4) I'm not sure about the economics here. making deuterated insulin is not just a case of taking regular insulin and mixing it with deuterium. I suspect it would be horrendously expensive.   

       But still an interesting idea, and even understandable! +
MaxwellBuchanan, Oct 13 2009

       That comment was meant to be slightly sarcastic - since I'm not sure it works that way either! I'm sure there's a lot more to insulin than its carbon-hydrogen bonds, and it seems a bit premature to me to extrapolate the 6-10x figure from a single C-H bond to an entire biomolecule.
Wrongfellow, Oct 14 2009

       One would predict that an all deuterated hydrocarbon would burn 6-10x more slowly than the hydrogenated counterpart. This would be testable.   

       I suspect insulin is inactivated with a single catalyzed cleavage of component amino acids.
bungston, Oct 14 2009

       Wait wait: here it is! An open glass tube full of hydrogen lit with a splint sounds a tone. Doping the hydrogen with oxygen should facilitate the reaction and I assert that the faster burn will produce a different tone. Methane should produce still another tone. From my armchair, I recommend double checking this tone principle with oxygen and methane before burning costly deuterium.   

       I here assert that the tone produced by oxidizing gas in a glass tube varies with the rate of combustion. Thus pure deuterium should produce a different tone than pure hydrogen when burned in the same tube.   

       Please post video.
bungston, Oct 14 2009

       Insulated deuterin.   

nineteenthly, Oct 14 2009

       The abstract of the review cited by Beany contains perhaps one of my favourite and under-used phrases in scientific literature: " its biological effects have been extensively, although seldom deeply, studied."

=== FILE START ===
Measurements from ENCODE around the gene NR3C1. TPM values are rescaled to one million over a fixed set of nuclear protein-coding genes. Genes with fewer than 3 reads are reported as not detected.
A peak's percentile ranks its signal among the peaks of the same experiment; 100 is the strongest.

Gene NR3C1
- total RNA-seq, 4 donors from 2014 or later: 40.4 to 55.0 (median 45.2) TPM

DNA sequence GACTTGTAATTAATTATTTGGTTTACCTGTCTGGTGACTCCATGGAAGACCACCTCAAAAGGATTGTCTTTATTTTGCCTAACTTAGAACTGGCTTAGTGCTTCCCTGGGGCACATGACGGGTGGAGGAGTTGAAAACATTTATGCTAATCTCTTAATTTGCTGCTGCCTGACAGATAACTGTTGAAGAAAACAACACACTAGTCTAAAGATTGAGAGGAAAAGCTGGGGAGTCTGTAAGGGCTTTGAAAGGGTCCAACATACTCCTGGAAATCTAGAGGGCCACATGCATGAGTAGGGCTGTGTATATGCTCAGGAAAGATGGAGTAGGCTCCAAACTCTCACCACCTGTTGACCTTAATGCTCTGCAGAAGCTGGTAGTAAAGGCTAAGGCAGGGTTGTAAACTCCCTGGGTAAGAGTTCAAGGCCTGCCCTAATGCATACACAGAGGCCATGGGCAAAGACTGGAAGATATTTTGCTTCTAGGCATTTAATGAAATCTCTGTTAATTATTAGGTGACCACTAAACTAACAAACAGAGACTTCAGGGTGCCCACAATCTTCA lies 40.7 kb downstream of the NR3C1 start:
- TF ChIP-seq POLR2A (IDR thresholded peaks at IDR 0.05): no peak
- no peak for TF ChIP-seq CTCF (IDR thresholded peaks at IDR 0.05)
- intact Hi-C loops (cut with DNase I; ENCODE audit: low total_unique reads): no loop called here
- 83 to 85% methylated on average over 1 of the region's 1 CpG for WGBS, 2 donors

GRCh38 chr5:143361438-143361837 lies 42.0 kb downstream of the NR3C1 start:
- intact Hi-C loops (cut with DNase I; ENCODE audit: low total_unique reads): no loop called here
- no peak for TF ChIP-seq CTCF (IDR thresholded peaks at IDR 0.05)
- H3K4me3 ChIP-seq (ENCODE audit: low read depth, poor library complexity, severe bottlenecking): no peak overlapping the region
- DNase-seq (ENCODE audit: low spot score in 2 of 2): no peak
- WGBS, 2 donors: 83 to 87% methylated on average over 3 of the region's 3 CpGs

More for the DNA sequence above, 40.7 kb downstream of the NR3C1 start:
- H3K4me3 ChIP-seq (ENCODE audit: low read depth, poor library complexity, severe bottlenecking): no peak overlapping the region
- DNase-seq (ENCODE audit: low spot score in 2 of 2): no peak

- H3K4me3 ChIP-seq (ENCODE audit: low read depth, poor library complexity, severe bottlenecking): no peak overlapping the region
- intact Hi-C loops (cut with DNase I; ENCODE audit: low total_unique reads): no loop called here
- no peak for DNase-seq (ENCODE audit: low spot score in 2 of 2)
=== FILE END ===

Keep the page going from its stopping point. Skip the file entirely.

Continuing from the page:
MaxwellBuchanan, Oct 14 2009

       This is a fascinating idea, but I still have some questions.   

       • [beanangel], would you post a link to the wikipedia article(s) claiming C-D is 6-10x slower reacting than C-H?   

       • Isn't the number one cause of insulin breakdown simple hydrolysis of the protein into it's constituent amino acids? (That's C-C bond cleavage.)   

       • Isn't the "main threat" to insulin in the human body, not molecular breakdown, but return to it's inactive hexamer state via the liver for storage? (The material and energy economy of the human organism is staggering.)   

       • Would tritium, although mildly radioactive, be even more efficacious in some medicines than deuterium or simple protium (H)?   

       This is a nifty idea, though, and I like [bungston]'s ideas for testing the speed of reactions. Especially, because the most detrimental reactions to C-H, and presumably also C-D bonds, are oxidation (and halogenation).
Wily Peyote, Oct 15 2009

       Sigh. Humbled by my ignorance once more. Thank you all for the learning opportunity!
DocBrown, Oct 15 2009

       //effects have been extensively, although seldom deeply, studied//   

csea, Oct 16 2009